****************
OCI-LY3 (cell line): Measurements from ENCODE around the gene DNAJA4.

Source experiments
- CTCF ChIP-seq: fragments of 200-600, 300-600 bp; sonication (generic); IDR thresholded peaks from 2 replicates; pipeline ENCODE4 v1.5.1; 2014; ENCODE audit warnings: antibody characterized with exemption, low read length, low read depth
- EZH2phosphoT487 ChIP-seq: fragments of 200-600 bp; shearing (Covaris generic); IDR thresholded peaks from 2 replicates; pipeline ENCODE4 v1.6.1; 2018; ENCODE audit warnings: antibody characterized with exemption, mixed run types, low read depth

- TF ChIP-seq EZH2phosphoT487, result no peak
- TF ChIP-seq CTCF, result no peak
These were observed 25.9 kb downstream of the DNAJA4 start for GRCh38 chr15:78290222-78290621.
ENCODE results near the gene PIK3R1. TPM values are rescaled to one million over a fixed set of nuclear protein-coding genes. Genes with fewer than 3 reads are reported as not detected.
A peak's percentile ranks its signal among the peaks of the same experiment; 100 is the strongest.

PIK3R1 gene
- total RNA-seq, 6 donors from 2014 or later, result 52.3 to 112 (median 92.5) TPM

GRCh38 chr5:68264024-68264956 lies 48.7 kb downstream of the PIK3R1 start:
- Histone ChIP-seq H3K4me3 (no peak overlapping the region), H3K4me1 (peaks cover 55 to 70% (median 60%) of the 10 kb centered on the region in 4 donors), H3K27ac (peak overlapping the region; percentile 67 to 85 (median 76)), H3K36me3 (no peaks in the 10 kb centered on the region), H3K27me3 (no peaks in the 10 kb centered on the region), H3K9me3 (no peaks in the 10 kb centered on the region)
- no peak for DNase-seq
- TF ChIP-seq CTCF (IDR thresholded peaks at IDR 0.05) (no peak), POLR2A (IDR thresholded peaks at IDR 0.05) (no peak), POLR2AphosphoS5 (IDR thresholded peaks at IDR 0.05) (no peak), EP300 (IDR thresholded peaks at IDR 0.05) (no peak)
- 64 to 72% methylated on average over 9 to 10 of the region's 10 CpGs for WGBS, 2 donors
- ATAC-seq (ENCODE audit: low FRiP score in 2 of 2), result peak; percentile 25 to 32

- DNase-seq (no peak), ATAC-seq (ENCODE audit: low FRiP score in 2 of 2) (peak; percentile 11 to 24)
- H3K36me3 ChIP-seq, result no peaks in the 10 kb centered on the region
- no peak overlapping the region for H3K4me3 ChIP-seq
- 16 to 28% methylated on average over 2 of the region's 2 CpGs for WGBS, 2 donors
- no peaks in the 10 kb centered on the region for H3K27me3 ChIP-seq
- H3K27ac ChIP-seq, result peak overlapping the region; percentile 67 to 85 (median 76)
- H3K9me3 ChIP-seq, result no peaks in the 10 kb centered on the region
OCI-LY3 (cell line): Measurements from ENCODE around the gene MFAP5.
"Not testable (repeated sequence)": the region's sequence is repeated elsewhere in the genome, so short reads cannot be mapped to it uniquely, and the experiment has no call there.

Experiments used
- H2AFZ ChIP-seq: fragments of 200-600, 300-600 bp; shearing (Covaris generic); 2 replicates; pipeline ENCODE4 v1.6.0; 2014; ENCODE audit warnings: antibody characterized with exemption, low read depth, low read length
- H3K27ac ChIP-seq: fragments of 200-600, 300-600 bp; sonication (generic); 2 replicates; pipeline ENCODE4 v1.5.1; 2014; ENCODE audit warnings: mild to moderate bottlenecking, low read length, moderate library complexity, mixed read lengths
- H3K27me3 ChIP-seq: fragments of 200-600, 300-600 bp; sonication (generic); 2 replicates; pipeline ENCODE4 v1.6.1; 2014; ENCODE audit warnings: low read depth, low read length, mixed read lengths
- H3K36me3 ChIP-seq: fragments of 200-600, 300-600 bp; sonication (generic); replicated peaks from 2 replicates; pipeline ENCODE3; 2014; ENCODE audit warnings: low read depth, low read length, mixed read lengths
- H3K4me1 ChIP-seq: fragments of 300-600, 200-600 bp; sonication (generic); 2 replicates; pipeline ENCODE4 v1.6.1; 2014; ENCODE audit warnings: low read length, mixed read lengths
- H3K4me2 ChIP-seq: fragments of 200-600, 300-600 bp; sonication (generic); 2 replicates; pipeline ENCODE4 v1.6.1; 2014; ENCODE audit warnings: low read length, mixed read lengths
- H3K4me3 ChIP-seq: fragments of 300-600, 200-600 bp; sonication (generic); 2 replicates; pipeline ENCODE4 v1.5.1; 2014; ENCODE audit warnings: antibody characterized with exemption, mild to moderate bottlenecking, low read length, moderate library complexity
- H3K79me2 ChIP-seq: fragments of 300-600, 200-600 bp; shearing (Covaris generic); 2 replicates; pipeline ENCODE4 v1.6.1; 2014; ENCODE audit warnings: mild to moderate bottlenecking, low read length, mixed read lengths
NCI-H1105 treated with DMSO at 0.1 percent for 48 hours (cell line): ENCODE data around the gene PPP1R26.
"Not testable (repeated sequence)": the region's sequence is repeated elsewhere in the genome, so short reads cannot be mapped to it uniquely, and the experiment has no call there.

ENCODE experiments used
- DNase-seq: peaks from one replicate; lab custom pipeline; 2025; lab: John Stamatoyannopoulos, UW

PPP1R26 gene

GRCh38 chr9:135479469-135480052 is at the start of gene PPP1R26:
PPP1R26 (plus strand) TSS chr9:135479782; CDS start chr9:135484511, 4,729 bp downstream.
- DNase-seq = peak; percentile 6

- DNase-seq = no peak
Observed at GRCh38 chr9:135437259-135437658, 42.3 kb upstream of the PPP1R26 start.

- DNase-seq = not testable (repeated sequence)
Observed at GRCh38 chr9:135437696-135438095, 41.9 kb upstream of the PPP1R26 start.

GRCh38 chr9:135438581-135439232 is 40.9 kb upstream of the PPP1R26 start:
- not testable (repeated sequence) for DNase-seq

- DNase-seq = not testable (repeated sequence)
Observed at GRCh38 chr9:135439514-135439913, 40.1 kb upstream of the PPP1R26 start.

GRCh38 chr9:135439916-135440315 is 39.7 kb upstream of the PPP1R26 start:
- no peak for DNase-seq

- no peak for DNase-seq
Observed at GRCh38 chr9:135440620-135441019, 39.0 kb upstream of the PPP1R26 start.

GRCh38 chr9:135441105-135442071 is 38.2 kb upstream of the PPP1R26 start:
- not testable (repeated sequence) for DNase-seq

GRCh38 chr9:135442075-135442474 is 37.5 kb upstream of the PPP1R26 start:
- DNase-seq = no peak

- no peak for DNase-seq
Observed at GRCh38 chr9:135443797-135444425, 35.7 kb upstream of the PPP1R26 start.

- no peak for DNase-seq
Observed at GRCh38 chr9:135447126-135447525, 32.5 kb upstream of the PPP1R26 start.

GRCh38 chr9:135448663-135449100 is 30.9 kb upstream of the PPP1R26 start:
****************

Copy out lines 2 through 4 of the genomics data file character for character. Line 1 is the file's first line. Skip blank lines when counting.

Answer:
Source experiments
- CTCF ChIP-seq: fragments of 200-600, 300-600 bp; sonication (generic); IDR thresholded peaks from 2 replicates; pipeline ENCODE4 v1.5.1; 2014; ENCODE audit warnings: antibody characterized with exemption, low read length, low read depth
- EZH2phosphoT487 ChIP-seq: fragments of 200-600 bp; shearing (Covaris generic); IDR thresholded peaks from 2 replicates; pipeline ENCODE4 v1.6.1; 2018; ENCODE audit warnings: antibody characterized with exemption, mixed run types, low read depth